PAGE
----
Space Science Programming Teacher ’s Guide Collaborate with us!
• Send students home with flyers or link to the library from your classroom website. • Plan an event with us, or encourage students to volunteer!
Please contact _____________________ at _____________________ to discuss how we can work together to increase the community’s STEM engagement!
Classroom Connections There are a variety of websites with space science activities for different grade levels: • • •
NASA Wavelength: Catalogue of activities and resources nasawavelength.org Lunar and Planetary Institute: Educator Resources www.lpi.usra.edu/education/resources/ Project Spectra! @LASP: Activities about light and spectra lasp.colorado.edu/education/spectra/index.htm
Younger elementary students (K-2)
These students are eager to learn about space, and can: • Listen to or read different cultural stories about the night sky. • Observe changes in the sky—the daily motions of the Sun, the changing appearance of the Moon, and the appearance of planets such as Venus. • Compare the physical properties of objects in the solar system, such as states of matter, temperatures, and sizes.
Older elementary students (grades 3-5)
These students are able to integrate objects such as planets and stars into systems, and can: • Model the sizes and distances of objects in the solar system, as well as their orbits. • Categorize the planets, their moons, the comets, and asteroids as objects within the solar system, and stars as objects within the galaxy. • Measure and record patterns of change in appearances of the Moon, the positions of the Sun during the day, and certain constellations in different seasons.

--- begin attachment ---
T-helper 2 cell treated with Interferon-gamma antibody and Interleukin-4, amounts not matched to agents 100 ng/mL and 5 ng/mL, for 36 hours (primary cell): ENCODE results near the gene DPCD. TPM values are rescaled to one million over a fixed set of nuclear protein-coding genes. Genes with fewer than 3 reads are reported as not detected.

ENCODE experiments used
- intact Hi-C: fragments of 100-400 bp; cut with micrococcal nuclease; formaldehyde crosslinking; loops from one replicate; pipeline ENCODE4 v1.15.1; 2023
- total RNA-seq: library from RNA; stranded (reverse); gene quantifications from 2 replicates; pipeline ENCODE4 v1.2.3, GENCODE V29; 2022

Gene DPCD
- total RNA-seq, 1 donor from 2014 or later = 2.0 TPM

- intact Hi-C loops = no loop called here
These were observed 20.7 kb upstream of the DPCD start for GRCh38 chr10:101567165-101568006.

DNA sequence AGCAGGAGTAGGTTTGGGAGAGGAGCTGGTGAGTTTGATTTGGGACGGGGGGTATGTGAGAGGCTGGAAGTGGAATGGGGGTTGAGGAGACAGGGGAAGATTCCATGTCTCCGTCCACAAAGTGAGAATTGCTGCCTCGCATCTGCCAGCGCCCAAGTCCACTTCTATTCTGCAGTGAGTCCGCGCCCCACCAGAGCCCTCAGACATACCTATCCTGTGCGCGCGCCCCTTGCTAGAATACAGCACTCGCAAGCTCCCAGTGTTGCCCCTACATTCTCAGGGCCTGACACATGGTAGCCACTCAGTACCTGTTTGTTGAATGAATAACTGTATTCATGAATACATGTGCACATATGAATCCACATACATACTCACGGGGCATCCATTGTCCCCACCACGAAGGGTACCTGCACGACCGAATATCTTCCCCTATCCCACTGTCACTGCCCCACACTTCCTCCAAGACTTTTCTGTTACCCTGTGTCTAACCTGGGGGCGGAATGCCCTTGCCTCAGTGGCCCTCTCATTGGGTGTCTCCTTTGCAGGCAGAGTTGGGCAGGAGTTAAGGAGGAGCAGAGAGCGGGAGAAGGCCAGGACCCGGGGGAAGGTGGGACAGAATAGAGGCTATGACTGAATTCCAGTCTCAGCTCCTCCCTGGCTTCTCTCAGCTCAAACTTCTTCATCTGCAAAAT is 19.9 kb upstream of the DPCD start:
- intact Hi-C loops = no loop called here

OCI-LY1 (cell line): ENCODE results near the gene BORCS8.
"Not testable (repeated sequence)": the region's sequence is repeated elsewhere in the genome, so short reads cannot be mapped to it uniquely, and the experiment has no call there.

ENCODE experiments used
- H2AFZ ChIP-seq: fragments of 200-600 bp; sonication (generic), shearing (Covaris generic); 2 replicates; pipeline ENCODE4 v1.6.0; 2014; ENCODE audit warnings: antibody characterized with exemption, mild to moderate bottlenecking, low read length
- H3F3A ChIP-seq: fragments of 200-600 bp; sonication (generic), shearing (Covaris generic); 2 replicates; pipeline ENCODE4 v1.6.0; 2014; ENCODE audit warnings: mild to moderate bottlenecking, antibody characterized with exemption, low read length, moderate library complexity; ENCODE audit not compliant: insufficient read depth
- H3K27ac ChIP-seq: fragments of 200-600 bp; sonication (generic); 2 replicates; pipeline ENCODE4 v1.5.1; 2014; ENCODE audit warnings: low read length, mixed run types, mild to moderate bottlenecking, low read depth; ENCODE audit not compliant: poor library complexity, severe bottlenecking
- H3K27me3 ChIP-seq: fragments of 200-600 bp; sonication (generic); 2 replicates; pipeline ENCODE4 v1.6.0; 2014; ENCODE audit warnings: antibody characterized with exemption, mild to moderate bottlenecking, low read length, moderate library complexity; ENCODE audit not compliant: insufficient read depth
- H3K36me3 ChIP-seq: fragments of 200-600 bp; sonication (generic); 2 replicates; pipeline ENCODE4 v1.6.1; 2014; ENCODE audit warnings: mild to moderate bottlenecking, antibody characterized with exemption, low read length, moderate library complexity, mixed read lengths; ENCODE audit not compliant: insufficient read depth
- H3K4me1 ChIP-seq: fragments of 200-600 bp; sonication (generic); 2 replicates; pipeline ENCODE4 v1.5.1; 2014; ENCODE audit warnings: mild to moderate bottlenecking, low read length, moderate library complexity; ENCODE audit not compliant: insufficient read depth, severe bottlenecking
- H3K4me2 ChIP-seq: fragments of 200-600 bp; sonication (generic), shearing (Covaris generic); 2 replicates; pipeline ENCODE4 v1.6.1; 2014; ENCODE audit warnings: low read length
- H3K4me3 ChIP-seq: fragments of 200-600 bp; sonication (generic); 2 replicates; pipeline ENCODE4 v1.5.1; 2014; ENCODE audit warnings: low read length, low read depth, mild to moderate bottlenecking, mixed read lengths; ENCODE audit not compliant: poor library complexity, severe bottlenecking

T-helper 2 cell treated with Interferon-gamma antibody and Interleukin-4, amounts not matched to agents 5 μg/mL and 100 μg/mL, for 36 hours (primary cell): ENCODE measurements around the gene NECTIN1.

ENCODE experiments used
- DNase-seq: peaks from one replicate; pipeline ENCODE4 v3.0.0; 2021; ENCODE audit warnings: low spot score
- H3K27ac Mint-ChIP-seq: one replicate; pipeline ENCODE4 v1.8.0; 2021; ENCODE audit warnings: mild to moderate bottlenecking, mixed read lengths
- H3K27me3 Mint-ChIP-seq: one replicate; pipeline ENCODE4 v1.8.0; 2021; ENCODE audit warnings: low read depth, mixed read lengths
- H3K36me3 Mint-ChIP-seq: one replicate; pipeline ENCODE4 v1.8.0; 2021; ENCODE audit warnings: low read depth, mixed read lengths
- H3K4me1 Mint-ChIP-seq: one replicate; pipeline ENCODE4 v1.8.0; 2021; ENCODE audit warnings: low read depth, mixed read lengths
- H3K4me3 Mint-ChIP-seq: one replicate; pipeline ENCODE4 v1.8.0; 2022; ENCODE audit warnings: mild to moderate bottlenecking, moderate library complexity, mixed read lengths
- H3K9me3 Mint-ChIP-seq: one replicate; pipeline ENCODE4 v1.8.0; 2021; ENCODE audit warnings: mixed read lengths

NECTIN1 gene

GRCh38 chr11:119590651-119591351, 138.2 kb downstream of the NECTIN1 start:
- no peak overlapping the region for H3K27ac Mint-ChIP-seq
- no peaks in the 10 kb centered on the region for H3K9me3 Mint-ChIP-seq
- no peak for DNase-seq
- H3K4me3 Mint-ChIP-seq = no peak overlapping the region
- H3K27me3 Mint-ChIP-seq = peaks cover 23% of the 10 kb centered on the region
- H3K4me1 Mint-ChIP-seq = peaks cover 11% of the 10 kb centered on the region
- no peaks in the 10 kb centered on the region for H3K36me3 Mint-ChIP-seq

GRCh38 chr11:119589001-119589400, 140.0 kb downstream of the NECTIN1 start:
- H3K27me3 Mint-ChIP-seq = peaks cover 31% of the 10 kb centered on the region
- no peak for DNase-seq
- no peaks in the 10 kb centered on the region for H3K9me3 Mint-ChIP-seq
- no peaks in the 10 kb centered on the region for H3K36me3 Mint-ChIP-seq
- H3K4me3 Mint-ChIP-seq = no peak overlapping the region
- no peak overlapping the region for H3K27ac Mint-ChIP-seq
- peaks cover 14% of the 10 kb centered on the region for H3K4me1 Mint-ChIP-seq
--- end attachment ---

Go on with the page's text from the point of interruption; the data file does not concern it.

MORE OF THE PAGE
Middle school students (grades 6-8)
These students are able to analyze spatially challenging concepts such as lunar phases and seasons, and can: • Model lunar phases and seasons and describe their causes. • Apply physical concepts of density, mass and gravity, and composition to objects within the solar system and galaxy. • Compare characteristics of Earth and other planetary objects, such as interior structure, surface features such as volcanoes and craters, magnetic fields, and weather patterns.